The Earth is Heating Up
With global warming happening, and happening so fast, what’s a Shambhalian to Do?
by Emily Takahashi
I had a running start on most people on the news that Earth’s temperature was increasing, due to the burning of fossil fuels. In the 1970’s, when I was still a teenager, my dad, Charles David Keeling, told me about it. He would know. His life’s work was measuring global carbon dioxide levels. Methodically, year after year from 1959 until his death in 2005, he plotted the inexorably upward-rising graph known as the Keeling Curve, which gave us an undeniably grim visual depiction of something we could otherwise not see or feel. Carbon dioxide levels have been increasing exponentially fast, especially in the last 50 years.
Except now, after he’s gone, we are beginning to see and feel the effects of this set of data points. It’s not even news any more when, month after month, the global temperature breaks its own record for being the hottest yet. We are used to headlines like: “Hottest Ever June Marks 14th Month of Record-breaking Temperatures,” “Global Warming in 2015 Made Weather More Extreme and It’s Likely to Get Worse,” or “China, Sweltering, Doles Out Subsidies for High Heat.” And we are constantly learning about effects such as these: “Global Warming Cited as Wildfires Increase in Fragile Boreal Forest, Scientists Say,” “How Climate Change Could Make the Ground Collapse,” or how about “Bleaching May Have Killed Half the Coral on the Northern Great Barrier Reef.” All the usual extremely alarming news that makes us want to believe this is all just a bad movie, and we think we have the luxury to turn it off and go back to our normal lives.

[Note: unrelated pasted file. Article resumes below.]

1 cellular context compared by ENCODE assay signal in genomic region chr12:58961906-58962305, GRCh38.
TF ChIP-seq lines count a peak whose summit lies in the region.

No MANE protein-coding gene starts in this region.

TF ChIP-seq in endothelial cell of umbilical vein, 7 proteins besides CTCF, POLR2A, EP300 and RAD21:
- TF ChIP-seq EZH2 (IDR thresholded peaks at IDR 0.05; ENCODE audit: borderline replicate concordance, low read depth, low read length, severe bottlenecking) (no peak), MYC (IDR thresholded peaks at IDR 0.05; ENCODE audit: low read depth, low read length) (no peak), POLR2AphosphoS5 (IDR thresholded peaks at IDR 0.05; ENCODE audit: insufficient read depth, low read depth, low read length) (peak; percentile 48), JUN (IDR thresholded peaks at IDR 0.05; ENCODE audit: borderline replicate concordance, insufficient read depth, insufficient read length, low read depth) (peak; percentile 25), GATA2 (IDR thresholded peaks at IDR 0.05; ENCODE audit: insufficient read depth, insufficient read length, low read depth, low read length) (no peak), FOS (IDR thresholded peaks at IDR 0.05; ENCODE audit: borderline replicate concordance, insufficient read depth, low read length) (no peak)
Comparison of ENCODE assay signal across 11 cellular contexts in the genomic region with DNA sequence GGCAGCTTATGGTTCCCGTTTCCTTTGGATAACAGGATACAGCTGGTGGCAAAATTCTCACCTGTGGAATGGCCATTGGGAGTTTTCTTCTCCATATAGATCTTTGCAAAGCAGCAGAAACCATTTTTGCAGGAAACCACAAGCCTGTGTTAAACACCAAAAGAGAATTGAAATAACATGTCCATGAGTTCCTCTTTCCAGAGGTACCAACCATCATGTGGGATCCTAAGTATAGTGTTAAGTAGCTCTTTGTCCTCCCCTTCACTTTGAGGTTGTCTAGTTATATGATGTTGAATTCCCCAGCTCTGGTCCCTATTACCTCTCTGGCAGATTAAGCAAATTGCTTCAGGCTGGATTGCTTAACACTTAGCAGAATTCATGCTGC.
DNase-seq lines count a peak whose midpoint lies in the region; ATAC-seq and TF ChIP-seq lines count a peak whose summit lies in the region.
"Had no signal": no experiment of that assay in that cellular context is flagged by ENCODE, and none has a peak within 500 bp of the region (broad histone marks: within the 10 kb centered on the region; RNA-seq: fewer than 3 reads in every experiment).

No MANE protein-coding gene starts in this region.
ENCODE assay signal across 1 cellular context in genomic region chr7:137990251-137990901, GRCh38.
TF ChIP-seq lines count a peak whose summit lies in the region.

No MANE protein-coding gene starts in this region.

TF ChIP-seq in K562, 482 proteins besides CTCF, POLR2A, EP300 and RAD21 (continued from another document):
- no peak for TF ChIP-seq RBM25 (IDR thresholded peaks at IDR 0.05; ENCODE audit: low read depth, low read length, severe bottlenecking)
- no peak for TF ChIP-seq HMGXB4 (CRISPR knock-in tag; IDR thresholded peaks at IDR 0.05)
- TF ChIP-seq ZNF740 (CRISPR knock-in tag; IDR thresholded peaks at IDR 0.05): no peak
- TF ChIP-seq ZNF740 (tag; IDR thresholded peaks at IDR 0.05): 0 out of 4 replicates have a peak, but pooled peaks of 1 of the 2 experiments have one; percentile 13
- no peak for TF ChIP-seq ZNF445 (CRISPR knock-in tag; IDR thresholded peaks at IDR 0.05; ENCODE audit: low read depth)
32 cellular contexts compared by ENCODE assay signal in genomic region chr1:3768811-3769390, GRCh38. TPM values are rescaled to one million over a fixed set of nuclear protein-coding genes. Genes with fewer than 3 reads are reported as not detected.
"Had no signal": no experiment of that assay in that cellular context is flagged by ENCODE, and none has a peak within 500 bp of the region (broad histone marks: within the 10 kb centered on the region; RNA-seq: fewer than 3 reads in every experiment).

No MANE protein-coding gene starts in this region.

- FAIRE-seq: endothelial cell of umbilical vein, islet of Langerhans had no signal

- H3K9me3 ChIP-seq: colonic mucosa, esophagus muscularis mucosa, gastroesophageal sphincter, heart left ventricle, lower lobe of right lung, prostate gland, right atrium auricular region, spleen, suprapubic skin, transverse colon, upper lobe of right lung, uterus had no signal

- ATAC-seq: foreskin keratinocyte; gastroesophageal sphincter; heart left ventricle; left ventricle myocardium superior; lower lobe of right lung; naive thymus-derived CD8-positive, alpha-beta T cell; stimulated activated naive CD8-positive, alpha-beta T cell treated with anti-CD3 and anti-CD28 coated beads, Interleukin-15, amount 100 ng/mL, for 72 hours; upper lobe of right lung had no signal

Except we can’t. People have been talking about the “new normal,” which is odd because it doesn’t actually exist. There is no normal. The Great Unraveling that ecologist/activist Joanna Macy describes in her book “Active Hope” is already underway, with enormous consequences for all of us.
Okay, you’ve heard all this before. We got the message that the world is going to hell in a handbasket. Now, as a Shambhalian, what to do?